Science Hack Day: Bridging the gap between coders and chemists

At SXSW in 2010, Ariel Waldman was on a panel talking about making science more open to average citizens and hackers, but soon the discussion changed course.

“The discussion was that, there actually is a lot of science that’s actually open, but we’re frusterated that no one’s doing anything interesting with it.”

From 2011 Hack Day: A group created a mask to simulate synesthesia, a condition where the senses are mixed up, in an effort to allow the face to feel vibrations associated with sight detected on a webcam.

From that discussion, the idea of a Science Hack Day was born, with the first event taking place in London in June 2010 and Waldman, currently a freelance designer and researcher at the Institute for the Future, bringing a second one to San Francisco shortly after.

The idea quickly became about more than doing cool things with science data, and turned into an exploration of a broader question: Could a hack day bring together scientists, technologists, and designers — three groups that have traditionally been a bit wary of each other — and get them to learn from each other and collaborate?

“We have the tech and science industries right here and they’re enamored with each other, but they feel like completely separate industries,” Waldman said. “People who work at NASA, when they get to visit Google, they think it’s so cool, and vice versa. You have this infatuation from afar but no interactions.”

Science Hack Day San Francisco 2011 strawberry DNA experiment
From 2011 Hack Day: A group of biohackers decided to investigate whether they could chemically extract DNA and keep the items edible, creating a strawberry daiquiri  or “DNAquiri,” that remained totally edible.

Waldman said she attributes the totally different perspectives on collaboration as indicative of the industries: for most coders, side projects and weekend hacks are seen as natural extensions of a person’s professional and personal development, and the industry seems to recognize that those side projects can roll back into a company and find success. Whereas scientists can be a little warier of these kinds of diversions, she said.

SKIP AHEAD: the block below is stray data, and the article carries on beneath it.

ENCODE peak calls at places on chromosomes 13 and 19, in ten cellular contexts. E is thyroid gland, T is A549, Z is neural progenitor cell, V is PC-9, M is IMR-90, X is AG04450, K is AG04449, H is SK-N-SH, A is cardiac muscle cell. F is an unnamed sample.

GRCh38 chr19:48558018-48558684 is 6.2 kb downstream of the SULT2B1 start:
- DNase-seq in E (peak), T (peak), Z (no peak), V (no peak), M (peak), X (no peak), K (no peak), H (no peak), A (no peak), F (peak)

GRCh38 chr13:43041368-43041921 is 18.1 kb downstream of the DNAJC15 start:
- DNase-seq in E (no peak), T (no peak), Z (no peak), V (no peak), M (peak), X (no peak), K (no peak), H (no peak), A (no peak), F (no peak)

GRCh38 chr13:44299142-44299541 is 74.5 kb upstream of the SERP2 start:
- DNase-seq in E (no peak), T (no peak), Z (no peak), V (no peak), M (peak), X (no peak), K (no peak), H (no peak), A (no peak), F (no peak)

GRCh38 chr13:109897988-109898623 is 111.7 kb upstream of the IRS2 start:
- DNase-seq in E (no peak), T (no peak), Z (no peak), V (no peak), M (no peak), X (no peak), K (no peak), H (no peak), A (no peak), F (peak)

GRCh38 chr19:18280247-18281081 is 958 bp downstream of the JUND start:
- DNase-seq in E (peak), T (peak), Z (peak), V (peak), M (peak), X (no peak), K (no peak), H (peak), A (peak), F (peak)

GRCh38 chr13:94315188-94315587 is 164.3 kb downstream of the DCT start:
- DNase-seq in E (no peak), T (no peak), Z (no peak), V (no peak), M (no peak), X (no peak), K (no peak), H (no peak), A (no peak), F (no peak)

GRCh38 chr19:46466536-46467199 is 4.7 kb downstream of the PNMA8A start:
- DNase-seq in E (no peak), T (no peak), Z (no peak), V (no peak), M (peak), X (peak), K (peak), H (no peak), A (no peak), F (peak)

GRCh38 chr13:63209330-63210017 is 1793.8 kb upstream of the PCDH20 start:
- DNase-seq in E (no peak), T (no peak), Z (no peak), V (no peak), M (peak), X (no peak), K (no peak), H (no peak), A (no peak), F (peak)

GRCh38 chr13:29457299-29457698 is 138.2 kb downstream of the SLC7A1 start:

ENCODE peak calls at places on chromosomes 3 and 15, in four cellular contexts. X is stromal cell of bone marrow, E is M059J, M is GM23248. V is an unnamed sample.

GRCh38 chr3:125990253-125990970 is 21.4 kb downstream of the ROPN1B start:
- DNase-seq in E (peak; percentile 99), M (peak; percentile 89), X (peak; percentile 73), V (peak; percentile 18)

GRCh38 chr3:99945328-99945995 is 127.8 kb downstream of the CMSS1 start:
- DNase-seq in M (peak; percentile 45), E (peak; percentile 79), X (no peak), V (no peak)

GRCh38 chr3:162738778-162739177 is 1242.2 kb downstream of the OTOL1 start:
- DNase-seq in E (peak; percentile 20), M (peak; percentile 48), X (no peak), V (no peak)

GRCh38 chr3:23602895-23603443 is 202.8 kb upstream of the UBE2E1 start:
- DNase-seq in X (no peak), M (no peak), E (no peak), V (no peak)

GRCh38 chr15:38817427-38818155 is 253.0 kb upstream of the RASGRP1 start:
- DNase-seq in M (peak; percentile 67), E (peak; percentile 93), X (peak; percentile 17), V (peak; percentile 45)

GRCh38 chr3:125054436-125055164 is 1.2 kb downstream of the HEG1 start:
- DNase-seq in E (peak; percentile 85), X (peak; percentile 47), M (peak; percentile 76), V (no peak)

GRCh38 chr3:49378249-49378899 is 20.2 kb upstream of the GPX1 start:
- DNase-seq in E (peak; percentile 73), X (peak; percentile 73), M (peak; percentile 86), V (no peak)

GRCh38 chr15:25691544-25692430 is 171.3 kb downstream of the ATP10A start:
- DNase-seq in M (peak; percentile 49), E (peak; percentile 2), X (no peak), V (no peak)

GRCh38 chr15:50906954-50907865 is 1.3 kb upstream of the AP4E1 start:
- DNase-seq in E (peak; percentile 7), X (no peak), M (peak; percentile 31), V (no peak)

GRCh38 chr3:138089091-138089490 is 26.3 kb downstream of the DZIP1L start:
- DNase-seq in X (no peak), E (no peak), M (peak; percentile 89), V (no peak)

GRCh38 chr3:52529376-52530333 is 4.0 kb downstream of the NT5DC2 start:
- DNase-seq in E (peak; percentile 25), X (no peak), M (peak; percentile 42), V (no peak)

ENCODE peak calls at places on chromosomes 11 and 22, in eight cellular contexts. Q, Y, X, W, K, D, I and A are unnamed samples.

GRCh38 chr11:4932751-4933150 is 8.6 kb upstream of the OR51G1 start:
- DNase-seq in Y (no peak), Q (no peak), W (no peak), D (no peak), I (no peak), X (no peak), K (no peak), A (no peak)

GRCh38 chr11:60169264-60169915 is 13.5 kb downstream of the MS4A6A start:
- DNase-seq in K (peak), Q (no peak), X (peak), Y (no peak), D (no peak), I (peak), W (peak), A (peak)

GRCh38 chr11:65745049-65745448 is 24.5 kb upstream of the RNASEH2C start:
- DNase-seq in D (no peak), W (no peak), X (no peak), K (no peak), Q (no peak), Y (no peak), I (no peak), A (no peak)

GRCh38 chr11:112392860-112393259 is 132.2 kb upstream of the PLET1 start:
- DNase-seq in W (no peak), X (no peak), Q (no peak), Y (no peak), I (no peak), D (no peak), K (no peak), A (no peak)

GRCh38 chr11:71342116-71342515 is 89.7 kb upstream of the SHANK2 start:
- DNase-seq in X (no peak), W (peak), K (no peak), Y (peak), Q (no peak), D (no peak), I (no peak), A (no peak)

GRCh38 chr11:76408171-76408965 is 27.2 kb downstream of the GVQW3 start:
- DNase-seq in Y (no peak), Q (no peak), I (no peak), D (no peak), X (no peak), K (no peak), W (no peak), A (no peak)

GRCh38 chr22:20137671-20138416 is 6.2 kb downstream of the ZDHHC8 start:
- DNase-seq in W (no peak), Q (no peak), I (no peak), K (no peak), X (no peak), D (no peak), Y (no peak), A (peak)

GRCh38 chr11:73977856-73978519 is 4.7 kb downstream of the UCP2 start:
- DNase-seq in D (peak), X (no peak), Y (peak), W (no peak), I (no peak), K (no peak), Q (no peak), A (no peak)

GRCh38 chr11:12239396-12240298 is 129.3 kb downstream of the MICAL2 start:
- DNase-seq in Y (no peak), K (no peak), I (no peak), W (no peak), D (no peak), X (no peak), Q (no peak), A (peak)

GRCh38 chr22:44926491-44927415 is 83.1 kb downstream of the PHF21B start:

“I think most scientists tend to be a little more unsure of the concept until they attend,” she said.

But the goal of bringing non-scientists in to embrace science is one Waldman is well-positioned to spearhead: while she’s a designer and researcher by trade, she nabbed a job at NASA in 2008 at the company’s CoLab, which was engineered to connect groups inside and outside of NASA and get them to interact.

Quake Canary 2011 Science Hack Day San Francisco iPhone earthquake app detector
From 2011 Hack Day: This group decided to see if they could use smartphone sensors to detect earthquakes, giving areas the ability to detect and send data to the U.S. Geological Survey. Their project was picked up by UC Berkeley and is ongoing.

“When I got this job at NASA a few years ago, I had never expected to do anything space or science-related, and it totally changed my perception of it,” she said. “I realized I want people to feel like they can play with science even if they know nothing about it.”

Science Hack Day San Francisco will hold its third edition this weekend, Nov 3 and 4, at Howard and 2nd. St. The event is completely full, with a waitlist of more than 100 people (although you can still add your name to it), but Waldman said they will soon be announcing next year’s Hack Day, with some pretty cool updates. Interested in attending next year? Check out the group’s Twitter accounts for upcoming details.

All thumbnail and post images of 2011 Science Hack Day courtesy Flickr user Matt Biddulph.